Edouard Roditi

About the Author
Edouard Roditi (1910–1992), was born of American parents in Paris. He was educated in France, England, Germany and the United States, at the University of Chicago and the University of California at Berkeley. He began publishing poetry in 1928 in transition, the expatriate Paris periodical to which James Joyce, Gertrude Stein and Hart Crane, among others, were contributing. In 1934, T. S. Eliot published some of Roditi’s poems in The Criterion. Since about 1940, he had been a fairly regular contributor to the New Direction Annuals, edited by James Laughlin, who had also published his Poems 1928–1948, his critical study of the writings of Oscar Wilde, originally in the “Makers of Modern Literature Series” of New Directions, and his volume of short stories, The Delights of Turkey.

Edouard Roditi published two volumes of his poems, Emperor of Midnight and Thrice Chosen, with Black Sparrow Press, a biography of Magellan, Magellan of the Pacific, with Faber and Faber (London) and a frequently reprinted collection of interviews with modern painters and sculptors entitled Dialogues on Art.

Edouard Roditi also published extensively in French and from time to time in German. As a translator, he had published books translated from French, German, Spanish and Turkish.

Reviews

  • “In the late twenties, Edouard Roditi was the first person to use the word ‘surrealist’ in written English. Over sixty years later, he is one of the last survivors of that generation of pioneering experimenters. His prose work always surprises and delights with its flights to the Marvelous; he has stayed true to the quest.”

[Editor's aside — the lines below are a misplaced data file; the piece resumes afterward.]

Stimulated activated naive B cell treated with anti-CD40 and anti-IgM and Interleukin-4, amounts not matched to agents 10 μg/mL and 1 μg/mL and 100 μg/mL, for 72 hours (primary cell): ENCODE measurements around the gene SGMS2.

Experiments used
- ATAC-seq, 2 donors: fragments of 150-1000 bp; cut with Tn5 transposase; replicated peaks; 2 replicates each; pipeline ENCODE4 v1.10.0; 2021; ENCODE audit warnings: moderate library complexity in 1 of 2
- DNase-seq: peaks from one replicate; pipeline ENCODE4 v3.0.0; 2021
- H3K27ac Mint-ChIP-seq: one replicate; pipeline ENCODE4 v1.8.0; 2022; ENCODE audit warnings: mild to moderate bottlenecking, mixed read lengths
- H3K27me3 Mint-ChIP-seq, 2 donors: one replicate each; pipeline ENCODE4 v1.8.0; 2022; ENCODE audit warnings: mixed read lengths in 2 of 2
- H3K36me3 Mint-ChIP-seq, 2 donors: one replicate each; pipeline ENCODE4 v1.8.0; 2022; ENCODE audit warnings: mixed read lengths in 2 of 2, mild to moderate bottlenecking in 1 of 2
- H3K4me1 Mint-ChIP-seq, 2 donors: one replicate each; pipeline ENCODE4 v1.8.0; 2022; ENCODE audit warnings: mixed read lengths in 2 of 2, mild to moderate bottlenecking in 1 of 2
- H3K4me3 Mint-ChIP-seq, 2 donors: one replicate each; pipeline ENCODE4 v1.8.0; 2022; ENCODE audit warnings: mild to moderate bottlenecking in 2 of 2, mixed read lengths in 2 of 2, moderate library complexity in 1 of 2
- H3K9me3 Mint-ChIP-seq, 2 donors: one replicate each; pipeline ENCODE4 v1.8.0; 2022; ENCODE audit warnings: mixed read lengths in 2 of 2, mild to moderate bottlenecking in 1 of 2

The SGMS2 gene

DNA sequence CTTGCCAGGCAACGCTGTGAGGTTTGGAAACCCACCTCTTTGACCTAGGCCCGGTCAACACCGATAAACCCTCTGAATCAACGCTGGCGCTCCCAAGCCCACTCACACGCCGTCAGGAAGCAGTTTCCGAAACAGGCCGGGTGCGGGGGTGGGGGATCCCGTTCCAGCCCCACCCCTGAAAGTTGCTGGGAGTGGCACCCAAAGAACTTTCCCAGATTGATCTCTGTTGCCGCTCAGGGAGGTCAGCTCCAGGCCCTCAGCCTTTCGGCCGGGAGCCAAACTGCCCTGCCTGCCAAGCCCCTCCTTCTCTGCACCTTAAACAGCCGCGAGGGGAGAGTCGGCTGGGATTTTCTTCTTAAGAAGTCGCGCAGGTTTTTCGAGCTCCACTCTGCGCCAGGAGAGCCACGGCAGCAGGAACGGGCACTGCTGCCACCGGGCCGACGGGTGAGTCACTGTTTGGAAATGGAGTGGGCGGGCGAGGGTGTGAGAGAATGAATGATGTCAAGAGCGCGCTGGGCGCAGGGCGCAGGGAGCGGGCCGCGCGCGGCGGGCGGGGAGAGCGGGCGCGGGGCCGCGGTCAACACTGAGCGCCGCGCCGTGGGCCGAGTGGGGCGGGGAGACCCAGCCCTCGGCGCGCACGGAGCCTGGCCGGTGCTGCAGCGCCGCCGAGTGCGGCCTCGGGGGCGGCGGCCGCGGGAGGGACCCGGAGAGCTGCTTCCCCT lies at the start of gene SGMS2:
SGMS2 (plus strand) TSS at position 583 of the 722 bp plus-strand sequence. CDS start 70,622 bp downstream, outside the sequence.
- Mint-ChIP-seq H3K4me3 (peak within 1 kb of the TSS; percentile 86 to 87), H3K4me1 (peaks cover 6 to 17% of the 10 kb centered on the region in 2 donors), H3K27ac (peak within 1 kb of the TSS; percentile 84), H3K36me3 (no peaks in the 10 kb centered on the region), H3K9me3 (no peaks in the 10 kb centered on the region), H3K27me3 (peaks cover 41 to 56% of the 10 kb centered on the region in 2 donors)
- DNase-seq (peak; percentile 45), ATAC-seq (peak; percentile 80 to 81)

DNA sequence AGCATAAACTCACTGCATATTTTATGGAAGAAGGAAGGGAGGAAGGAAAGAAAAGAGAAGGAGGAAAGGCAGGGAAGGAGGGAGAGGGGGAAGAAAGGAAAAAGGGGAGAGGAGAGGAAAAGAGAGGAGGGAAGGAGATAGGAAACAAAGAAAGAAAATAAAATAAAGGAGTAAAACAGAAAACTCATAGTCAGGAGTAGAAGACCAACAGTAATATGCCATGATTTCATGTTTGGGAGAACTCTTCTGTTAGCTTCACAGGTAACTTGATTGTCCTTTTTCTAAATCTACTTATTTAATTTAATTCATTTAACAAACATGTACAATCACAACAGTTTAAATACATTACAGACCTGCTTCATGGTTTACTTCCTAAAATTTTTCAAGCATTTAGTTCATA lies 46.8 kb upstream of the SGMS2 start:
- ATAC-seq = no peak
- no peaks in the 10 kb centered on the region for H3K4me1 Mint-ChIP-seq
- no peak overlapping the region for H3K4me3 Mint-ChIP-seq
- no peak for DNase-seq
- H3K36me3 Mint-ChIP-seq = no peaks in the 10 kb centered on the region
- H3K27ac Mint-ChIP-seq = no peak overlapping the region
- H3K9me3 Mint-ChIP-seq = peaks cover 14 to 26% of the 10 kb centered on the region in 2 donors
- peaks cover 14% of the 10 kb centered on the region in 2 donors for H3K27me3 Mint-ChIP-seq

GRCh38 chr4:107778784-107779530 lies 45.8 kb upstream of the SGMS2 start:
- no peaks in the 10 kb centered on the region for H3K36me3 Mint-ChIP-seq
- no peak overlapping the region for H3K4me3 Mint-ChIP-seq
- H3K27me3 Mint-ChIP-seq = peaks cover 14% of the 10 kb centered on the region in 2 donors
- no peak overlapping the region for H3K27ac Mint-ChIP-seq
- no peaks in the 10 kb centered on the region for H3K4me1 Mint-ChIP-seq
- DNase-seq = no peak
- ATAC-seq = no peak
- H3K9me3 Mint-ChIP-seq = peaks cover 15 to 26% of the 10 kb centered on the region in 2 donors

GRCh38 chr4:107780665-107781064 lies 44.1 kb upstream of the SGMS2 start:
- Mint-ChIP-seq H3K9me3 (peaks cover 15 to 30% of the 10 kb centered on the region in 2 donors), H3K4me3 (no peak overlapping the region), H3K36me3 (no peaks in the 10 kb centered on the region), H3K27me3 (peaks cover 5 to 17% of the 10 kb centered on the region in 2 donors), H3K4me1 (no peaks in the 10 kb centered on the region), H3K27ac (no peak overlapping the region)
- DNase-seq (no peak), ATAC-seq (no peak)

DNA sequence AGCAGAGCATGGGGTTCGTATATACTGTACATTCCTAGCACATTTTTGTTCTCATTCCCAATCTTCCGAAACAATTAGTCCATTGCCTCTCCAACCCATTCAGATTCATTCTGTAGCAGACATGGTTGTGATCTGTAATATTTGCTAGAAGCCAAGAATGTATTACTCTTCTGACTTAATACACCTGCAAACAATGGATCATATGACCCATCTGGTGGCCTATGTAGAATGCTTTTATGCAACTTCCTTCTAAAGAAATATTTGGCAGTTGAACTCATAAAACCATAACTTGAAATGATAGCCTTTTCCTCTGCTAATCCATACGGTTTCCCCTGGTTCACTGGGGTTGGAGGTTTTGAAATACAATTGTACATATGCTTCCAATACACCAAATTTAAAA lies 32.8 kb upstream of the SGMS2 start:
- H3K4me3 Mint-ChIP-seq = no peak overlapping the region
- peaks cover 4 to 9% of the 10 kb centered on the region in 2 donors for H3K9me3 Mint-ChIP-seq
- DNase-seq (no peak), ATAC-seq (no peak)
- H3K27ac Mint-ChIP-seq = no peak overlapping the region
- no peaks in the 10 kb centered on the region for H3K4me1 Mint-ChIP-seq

•      — Lawrence R. Smith

  • “Roditi reveals his wide and varied culture, a cosmopolitian spirit, linguistic virtuosity, an impressive erudition, and a genuine concern for the human being in a society where the individual ‘fears that nothing is real, not even himself.’”
  •      — World Literature

  • “Playful and serious, fantastic and reflective, sad and hilarious, satiric and gentle, political and remote.”
  •      — Review of Contemporary Fiction

  • “All told and said, Choose Your Own World has to be one of the most macabre and decadent pieces of surrealist writing of this century….[I cannot imagine] anyone trying to outdo or continue this style or genre after [Roditi]…. [A] variegated and colorful mausoleum of ingenious ideas and devices, whose excentricity cannot be surpassed.”
  • Nanos Valaoritis, American Book Review

  • “Roditi was not merely ‘associated’ with Surrealism but, at the very least, stands as one of America’s most important authentic Surrealists. Equally underappreciated are his several hundred essays on art and literature, his scholarly studies of Ladino and Medieval literature and culture, his fine prose fiction, and his biographies of Wilde and Magellan…. Absurdity and dream were central concerns for Roditi, and no more so than in [this] remarkable collection of prose poems, stories, and fables.”
  •      — Thomas Epstein, Alea